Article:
MISSOULA – Monica Difort grew up in Kalispell and graduated from Glacier Excessive College. She attended school in upstate New York as a pre-med main, however she got here to understand “there may be a lot extra to well being care than simply interactions between sufferers and well being care suppliers.”
Impressed by courses that study the intersection of science, expertise and society, she discovered herself attempting to find public well being graduate applications on the East Coast. Think about her shock when she Googled that the most effective applications originated again in her house state on the College of Montana.
It was a program she may take on-line throughout evenings and weekends with out disrupting her present job in Utica, New York. When she reached out to UM, this system’s director, Tony Ward, referred to as her personally.
“He defined all the things to me, and it simply felt like a very good match,” Difort stated. “Everybody was tremendous good, so I made a decision to go for it.”
She jumped right into a program that lately was named the No. 16 finest on-line Grasp of Public Well being Program within the U.S. by EduMed.org. A public well being diploma prepares graduates to work in a wide range of settings, together with public well being departments, hospitals and clinics, nonprofits, worksite wellness applications, human useful resource workplaces and community-based well being businesses.
EduMed.org studied greater than 7,700 accredited colleges to compile its listing. UM was one in all solely 6% of regionally accredited faculties and universities earned a ranked place. The net public well being applications making the listing have been honored for high quality, affordability and dedication to pupil success.
“Latest occasions with the pandemic actually highlighted the significance of public well being,” stated Ward, a professor and chair of UM’s College of Public and Group Well being Sciences. “We’re seeing a major enhance within the variety of public well being and well being care job alternatives. I do know Monica is getting into a rising profession area.”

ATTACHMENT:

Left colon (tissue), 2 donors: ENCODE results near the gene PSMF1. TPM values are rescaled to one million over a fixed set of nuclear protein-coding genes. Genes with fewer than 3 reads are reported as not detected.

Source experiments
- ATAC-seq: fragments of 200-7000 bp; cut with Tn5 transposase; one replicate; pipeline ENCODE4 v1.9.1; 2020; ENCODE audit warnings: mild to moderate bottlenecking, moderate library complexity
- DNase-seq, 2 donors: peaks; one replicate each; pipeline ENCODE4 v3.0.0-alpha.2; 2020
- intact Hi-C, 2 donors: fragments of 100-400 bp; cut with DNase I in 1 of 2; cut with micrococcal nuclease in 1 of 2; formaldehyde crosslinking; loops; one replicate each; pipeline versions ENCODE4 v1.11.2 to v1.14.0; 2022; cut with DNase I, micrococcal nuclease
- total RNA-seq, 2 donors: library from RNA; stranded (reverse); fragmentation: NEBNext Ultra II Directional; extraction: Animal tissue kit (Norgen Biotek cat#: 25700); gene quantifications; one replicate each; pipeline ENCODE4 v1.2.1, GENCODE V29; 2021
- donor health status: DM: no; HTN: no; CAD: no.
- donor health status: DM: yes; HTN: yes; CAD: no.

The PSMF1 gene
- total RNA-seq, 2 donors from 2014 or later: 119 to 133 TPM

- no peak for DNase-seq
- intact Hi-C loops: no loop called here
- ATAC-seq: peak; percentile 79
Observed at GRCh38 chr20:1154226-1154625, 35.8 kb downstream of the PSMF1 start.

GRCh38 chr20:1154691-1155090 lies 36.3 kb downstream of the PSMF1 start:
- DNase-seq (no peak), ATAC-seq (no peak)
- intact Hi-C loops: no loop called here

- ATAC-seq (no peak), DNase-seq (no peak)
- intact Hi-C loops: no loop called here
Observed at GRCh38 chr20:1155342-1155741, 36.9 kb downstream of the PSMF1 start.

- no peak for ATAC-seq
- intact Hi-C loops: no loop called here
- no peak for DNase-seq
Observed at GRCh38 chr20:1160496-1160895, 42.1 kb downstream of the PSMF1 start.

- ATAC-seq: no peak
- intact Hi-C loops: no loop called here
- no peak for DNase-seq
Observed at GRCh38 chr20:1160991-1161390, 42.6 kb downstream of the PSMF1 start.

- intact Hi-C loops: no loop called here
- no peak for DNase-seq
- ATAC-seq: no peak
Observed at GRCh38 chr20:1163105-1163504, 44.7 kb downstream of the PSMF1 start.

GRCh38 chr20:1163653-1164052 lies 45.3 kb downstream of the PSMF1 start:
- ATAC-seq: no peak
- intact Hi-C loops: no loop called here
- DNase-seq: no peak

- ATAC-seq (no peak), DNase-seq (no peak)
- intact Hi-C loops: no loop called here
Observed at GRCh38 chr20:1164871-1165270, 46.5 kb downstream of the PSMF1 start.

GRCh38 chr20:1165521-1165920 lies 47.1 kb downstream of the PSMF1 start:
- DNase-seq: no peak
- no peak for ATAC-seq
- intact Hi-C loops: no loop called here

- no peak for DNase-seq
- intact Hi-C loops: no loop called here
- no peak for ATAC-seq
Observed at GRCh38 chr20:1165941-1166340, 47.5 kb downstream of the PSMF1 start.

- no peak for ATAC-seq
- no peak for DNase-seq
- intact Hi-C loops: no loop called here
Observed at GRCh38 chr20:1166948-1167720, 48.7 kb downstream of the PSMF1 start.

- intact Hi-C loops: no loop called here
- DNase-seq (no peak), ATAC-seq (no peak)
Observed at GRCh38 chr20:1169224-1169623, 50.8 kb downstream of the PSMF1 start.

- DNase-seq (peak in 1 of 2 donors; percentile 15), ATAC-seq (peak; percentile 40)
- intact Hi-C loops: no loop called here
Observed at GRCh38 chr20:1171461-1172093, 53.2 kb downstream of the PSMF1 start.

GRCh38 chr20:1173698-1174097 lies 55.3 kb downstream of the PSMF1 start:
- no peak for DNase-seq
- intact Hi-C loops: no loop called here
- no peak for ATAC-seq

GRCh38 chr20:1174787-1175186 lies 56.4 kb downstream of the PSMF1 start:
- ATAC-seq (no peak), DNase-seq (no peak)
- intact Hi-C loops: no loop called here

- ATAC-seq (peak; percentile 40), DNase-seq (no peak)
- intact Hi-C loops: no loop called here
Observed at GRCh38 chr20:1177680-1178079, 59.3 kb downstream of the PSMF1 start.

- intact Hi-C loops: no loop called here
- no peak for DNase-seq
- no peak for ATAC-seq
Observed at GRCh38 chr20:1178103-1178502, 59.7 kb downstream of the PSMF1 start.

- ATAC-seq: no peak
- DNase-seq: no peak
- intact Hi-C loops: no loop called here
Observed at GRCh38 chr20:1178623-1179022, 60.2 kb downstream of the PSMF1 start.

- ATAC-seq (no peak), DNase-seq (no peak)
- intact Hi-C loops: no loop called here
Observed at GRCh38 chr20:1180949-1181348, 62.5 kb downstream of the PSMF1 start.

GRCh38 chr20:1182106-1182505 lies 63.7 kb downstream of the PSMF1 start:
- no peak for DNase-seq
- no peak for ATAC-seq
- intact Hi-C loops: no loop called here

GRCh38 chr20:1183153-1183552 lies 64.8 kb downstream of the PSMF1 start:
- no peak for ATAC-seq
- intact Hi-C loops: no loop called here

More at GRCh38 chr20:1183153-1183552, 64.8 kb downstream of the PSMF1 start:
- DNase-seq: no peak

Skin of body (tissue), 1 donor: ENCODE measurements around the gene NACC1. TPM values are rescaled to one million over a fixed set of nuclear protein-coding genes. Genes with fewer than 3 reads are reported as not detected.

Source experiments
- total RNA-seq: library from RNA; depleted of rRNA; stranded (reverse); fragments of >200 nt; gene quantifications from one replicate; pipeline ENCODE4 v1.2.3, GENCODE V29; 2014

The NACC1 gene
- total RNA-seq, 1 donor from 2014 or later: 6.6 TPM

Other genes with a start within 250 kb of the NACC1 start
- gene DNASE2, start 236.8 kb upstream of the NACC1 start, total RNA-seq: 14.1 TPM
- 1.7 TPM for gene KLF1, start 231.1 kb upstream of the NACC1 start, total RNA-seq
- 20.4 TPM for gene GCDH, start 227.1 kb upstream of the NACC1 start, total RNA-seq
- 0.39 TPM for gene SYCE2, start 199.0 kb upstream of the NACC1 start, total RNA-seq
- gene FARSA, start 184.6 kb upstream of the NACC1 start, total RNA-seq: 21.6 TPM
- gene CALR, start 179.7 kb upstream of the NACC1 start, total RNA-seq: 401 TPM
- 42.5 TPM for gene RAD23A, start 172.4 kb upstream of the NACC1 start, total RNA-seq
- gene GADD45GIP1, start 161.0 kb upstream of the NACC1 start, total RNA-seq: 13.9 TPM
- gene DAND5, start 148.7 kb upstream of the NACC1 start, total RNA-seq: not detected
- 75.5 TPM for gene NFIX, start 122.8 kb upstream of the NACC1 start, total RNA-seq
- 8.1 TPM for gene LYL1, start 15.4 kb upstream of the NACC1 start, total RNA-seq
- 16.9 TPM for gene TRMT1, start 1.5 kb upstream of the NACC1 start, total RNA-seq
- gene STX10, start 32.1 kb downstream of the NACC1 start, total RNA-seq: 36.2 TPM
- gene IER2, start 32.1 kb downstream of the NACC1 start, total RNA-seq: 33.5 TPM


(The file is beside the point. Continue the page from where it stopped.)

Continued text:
Incomes a level on-line is a brand new expertise for Difort. She normally begins her day working full time from 8:30 a.m. to five p.m. at her native county well being division. Then within the evenings, she works on her readings and logs into on-line discussions with different college students. She additionally invests time finishing her on-line diploma on weekends.
“With on-line studying, you might want to plan issues out and be sure you are logging in every single day,” Difort stated. “You must be disciplined, however the good thing is you are able to do it by yourself time. It might probably work, even if you’re working or have a household.”
She was shocked by the completely different backgrounds of her fellow college students.
“Individuals are from everywhere,” Difort stated. “There are folks from Alaska, Colorado, Virginia and Alabama … a few of them are fairly rural. And there are such a lot of completely different backgrounds. Some folks have already got MDs, and they’re taking the category. It may be just a little intimidating, however it’s actually cool to study from so many different individuals who have a lot extra expertise, but additionally completely different expertise.
“I can contribute amongst these folks I actually look as much as, and all of us study from each other. So I believe that has been the good half.”
Difort wants to finish yet one more on-line class to complete her diploma, in addition to two capstone tasks.
“I’m actually kicking it down proper now, hoping to graduate in December,” she stated. “I’ve simply been working a lot – working and going to highschool. It’s been robust, however I do know will probably be rewarding ultimately.”
Contact: Tony Ward, professor and chair, UM College of Public and Group Well being Sciences, 406-243-4092, [email protected]; Dave Kuntz, UM director of strategic communications, 406-243-5659, [email protected]